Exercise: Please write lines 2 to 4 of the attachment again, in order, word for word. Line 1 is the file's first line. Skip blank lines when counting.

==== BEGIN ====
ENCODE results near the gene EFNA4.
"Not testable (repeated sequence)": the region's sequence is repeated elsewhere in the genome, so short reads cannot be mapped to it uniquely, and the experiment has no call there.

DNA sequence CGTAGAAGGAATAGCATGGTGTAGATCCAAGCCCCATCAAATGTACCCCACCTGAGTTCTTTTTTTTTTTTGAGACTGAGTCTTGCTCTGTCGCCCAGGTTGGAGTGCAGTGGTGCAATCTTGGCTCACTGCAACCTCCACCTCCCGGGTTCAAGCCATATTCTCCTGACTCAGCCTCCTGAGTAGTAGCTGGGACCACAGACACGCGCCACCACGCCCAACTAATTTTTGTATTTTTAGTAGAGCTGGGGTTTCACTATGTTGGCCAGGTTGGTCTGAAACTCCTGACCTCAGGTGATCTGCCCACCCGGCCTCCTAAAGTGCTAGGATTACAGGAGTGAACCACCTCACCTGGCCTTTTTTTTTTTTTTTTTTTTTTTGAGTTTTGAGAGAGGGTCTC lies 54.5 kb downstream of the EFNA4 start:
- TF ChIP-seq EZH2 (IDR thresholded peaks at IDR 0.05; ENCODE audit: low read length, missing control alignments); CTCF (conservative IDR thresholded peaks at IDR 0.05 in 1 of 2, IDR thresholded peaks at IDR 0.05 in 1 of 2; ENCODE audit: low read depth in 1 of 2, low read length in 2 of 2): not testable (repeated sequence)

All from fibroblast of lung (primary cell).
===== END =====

"Not testable (repeated sequence)": the region's sequence is repeated elsewhere in the genome, so short reads cannot be mapped to it uniquely, and the experiment has no call there.

DNA sequence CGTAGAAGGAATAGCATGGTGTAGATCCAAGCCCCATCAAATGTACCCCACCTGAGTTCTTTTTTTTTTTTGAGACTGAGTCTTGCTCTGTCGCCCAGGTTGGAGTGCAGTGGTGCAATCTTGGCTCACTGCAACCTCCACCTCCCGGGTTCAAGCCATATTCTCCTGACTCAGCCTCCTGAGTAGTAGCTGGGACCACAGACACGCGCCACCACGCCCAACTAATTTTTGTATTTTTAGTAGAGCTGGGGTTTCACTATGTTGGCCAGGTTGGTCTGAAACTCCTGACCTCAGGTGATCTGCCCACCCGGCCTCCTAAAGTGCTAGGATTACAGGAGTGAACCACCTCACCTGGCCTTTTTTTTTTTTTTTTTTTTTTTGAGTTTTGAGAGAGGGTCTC lies 54.5 kb downstream of the EFNA4 start:
- TF ChIP-seq EZH2 (IDR thresholded peaks at IDR 0.05; ENCODE audit: low read length, missing control alignments); CTCF (conservative IDR thresholded peaks at IDR 0.05 in 1 of 2, IDR thresholded peaks at IDR 0.05 in 1 of 2; ENCODE audit: low read depth in 1 of 2, low read length in 2 of 2): not testable (repeated sequence)